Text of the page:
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UBC Theses and Dissertations

Maintaining classroom community in a time of social distancing Sing, Darhen Rosanna Vokey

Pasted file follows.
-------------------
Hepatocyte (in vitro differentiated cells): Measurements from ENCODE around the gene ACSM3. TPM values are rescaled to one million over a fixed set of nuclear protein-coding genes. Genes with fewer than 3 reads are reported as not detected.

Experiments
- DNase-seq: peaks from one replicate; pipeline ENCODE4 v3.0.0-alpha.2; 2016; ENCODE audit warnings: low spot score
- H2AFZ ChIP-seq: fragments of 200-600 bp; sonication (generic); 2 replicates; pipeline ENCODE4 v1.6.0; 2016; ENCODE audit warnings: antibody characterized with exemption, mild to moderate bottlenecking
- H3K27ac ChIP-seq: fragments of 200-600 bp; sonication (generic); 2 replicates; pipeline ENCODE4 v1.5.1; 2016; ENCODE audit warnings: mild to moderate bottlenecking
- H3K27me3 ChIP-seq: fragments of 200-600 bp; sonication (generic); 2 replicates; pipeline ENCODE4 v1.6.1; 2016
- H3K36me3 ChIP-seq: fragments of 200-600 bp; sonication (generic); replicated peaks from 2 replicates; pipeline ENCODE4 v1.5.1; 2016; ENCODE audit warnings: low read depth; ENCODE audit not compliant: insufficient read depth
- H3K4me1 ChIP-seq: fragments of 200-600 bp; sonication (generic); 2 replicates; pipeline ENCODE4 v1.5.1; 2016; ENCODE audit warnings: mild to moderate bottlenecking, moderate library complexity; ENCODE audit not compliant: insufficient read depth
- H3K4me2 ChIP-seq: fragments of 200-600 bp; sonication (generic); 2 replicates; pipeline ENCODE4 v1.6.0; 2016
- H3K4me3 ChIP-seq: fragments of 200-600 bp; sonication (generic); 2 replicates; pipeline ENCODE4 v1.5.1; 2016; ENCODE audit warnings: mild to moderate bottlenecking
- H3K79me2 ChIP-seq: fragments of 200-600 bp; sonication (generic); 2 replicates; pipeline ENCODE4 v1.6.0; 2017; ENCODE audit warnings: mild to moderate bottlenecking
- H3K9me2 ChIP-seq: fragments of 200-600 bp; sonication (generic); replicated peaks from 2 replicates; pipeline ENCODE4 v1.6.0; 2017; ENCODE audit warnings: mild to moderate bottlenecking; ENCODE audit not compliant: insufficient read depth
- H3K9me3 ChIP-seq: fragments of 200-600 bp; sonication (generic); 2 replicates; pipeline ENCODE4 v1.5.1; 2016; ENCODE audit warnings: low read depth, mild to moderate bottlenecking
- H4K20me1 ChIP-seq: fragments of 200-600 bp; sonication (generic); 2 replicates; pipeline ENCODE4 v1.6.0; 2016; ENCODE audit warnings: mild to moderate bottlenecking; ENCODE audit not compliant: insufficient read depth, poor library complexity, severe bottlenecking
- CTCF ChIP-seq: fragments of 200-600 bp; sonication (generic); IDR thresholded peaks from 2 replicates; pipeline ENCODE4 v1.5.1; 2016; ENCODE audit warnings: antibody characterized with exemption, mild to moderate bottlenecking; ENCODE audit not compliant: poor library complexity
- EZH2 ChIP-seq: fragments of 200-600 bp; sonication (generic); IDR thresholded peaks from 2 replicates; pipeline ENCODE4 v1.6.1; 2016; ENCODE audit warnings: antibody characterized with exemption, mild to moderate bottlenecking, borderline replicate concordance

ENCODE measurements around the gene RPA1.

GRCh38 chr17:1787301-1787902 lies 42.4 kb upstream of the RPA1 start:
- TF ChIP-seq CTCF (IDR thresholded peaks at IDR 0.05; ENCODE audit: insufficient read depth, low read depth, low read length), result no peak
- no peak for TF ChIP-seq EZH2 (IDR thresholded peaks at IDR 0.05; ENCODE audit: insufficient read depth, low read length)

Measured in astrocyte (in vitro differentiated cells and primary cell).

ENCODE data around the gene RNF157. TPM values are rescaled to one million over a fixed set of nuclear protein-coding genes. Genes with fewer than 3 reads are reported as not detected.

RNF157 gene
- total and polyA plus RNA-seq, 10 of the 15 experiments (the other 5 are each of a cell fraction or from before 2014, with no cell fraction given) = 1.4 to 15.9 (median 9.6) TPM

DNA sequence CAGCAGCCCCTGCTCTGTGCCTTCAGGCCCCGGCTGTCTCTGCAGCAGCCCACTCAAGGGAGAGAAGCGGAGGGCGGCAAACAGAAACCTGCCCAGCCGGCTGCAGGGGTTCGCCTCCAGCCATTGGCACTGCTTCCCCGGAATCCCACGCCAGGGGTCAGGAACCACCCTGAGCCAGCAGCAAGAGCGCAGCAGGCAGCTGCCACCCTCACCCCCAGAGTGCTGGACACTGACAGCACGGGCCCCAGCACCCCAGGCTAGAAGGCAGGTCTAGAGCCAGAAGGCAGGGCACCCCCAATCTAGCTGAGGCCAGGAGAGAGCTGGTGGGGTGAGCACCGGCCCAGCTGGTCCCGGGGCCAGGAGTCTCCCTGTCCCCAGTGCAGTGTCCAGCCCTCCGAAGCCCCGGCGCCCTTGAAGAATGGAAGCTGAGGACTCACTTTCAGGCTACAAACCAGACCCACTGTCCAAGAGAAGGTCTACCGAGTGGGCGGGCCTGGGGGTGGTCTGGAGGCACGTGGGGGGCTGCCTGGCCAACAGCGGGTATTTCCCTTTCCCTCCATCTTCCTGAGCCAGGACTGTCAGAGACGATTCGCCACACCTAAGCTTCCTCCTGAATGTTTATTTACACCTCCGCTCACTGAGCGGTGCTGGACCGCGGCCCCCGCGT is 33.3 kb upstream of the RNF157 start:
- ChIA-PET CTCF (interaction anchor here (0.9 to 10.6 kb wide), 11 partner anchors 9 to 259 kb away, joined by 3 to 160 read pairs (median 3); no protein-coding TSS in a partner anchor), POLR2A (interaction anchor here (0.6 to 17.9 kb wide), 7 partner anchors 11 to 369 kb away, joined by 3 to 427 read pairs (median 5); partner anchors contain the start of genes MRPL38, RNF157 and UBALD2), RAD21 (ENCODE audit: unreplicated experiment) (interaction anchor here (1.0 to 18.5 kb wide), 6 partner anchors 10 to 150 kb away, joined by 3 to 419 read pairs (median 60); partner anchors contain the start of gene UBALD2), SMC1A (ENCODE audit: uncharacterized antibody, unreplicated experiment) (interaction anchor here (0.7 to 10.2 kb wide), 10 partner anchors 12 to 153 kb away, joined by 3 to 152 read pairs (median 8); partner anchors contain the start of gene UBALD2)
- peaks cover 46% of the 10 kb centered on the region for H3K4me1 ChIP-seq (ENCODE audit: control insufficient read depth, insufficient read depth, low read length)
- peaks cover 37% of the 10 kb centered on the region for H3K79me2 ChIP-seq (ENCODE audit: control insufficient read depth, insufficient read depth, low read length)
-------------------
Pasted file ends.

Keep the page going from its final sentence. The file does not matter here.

This study examines the impact of social distancing on the school community of a small sample of Canadian adolescent students in Grade 6 and 7 living in Vancouver, British Columbia during the COVID-19 pandemic. Research questions included: 1) In what ways does social distancing influence classroom community? 2) How might conceptions of place change as school transitions into an online learning track? 3) In what ways might journaling maintain students’ sense of school-as-community during a time of social/physical distancing? 4) How are students reacting to the ongoing changes, in terms of school-based, home-based, and remote learning? A qualitative case-study approach was used to explore these questions. A secondary autobiographical line of inquiry re-examined researcher journals using poetic inquiry. Research methodology and methods used to examine student journals included self-recorded interviews and teacher/researcher observations as a way to understand how social distancing has impacted classroom community and students’ relationship to their learning places and spaces during this pandemic. The methods used included convenience sampling, self-recorded interviews, and textual analysis. Data was collected from two groups: from May - June 2020 and from September - November 2020. 44 documents collected in the Spring of 2020 and 39 collected in the Fall of 2020. Raw data totals include: 83 participant journal entries and 104 photographed researcher journal entries. Across both data sets, six major nodes emerged: community, relationships, shared-experiences, hope, COVID-19, and holding space for uncertainty. Findings indicate that the majority of students were resilient and social distancing measures became normalized over the course of the data collection period. Findings also found that social distancing measures impacted the classroom community of these Grade 6 and 7 students by putting constraints on their ability to interact and socialize. Data from students did not indicate significant change in conceptions of place, however, researcher and teacher observations did include data that suggests that adults in the community began thinking differently about place. Data indicated that structured journaling, explicitly taught and modelled by the teacher, that included reflective and collaborative activities may have helped maintain students’ sense of community.

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